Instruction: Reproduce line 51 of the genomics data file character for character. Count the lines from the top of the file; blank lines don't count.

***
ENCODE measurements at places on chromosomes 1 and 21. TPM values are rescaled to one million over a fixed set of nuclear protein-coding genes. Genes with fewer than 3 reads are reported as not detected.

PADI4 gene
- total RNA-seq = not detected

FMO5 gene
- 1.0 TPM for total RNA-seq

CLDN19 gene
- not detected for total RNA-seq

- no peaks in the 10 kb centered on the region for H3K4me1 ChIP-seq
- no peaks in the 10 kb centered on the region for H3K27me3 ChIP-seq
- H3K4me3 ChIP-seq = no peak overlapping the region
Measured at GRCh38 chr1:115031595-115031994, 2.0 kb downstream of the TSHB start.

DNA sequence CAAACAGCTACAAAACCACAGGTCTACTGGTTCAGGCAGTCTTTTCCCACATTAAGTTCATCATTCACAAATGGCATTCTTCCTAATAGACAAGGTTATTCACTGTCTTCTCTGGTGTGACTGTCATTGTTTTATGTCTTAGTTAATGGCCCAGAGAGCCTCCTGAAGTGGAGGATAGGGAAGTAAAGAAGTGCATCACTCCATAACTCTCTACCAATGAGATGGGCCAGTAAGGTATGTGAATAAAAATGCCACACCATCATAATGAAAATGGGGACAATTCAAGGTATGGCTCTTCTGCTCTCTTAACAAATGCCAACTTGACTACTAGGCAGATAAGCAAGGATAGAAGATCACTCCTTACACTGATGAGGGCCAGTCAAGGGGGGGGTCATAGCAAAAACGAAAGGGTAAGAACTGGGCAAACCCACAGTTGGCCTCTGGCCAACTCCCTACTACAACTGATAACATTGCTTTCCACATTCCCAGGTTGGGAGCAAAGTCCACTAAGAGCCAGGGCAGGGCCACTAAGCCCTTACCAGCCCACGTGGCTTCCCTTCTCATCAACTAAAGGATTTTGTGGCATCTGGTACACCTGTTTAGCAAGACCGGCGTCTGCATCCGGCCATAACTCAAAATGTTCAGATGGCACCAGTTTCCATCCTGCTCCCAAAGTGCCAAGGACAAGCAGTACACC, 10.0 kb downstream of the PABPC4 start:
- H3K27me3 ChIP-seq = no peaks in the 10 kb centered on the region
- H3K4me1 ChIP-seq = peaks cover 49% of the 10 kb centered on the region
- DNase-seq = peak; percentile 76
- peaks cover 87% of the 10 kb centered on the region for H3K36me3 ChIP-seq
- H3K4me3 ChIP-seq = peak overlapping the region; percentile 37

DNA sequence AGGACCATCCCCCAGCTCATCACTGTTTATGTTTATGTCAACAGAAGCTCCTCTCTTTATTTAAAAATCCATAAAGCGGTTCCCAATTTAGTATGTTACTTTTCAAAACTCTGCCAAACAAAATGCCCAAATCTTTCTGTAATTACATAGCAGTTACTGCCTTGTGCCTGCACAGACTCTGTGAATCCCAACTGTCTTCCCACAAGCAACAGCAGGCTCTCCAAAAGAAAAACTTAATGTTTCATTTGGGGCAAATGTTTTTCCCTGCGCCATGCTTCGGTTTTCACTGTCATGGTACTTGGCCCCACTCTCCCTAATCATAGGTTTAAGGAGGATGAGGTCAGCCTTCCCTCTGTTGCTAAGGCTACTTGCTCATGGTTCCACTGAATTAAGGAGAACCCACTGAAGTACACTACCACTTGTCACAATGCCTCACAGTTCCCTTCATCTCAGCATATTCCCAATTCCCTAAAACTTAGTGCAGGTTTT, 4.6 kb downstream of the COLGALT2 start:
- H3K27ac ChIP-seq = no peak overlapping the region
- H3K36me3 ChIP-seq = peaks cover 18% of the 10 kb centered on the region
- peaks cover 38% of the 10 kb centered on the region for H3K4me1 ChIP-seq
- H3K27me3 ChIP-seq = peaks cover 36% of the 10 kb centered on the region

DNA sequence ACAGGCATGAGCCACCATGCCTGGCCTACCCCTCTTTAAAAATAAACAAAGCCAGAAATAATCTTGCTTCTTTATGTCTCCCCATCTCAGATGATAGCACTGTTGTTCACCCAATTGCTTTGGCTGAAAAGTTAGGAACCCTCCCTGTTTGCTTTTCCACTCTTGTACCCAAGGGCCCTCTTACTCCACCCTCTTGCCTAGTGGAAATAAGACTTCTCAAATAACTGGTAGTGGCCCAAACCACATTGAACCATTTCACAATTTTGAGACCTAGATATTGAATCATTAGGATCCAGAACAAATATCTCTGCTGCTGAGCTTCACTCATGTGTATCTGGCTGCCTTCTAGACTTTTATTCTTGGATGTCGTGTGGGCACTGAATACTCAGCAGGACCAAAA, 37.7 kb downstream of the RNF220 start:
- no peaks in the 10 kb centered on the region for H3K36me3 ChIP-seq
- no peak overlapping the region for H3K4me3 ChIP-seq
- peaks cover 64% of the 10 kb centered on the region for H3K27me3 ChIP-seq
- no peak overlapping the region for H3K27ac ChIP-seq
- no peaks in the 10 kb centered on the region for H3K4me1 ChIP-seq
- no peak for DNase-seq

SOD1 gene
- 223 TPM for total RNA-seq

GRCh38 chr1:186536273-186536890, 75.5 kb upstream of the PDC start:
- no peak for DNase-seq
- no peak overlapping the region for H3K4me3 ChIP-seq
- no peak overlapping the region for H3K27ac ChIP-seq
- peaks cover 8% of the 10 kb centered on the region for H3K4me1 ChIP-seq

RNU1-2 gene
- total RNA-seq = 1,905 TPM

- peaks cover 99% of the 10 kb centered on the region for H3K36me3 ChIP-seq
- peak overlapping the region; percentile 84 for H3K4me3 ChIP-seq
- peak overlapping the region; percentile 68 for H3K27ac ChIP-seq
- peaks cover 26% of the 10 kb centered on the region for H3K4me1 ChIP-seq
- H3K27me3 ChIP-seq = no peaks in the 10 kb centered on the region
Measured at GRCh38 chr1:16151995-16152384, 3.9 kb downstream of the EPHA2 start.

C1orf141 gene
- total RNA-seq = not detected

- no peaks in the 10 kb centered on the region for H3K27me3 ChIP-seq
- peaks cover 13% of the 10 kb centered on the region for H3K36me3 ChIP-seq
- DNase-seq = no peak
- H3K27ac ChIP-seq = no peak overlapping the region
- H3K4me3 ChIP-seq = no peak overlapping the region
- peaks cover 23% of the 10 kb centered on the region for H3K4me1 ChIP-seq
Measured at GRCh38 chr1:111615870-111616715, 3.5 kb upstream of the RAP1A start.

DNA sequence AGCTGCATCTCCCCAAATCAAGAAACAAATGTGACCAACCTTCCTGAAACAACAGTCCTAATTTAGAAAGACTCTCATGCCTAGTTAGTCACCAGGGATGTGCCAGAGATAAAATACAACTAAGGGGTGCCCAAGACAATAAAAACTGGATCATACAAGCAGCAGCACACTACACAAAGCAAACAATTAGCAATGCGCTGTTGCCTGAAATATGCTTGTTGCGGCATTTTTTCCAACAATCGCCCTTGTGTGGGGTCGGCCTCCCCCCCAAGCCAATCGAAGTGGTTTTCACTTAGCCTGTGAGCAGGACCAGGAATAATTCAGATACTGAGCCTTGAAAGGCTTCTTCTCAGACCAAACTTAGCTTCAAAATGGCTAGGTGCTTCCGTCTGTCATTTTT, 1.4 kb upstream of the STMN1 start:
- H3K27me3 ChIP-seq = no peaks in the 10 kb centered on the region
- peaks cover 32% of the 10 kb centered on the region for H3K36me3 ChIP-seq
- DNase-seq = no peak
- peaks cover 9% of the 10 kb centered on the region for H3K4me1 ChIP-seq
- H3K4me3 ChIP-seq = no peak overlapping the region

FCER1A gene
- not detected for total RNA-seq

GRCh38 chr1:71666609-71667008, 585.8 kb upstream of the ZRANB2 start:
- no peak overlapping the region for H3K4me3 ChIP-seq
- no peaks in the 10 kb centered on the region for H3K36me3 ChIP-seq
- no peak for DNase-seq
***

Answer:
- H3K4me3 ChIP-seq = no peak overlapping the region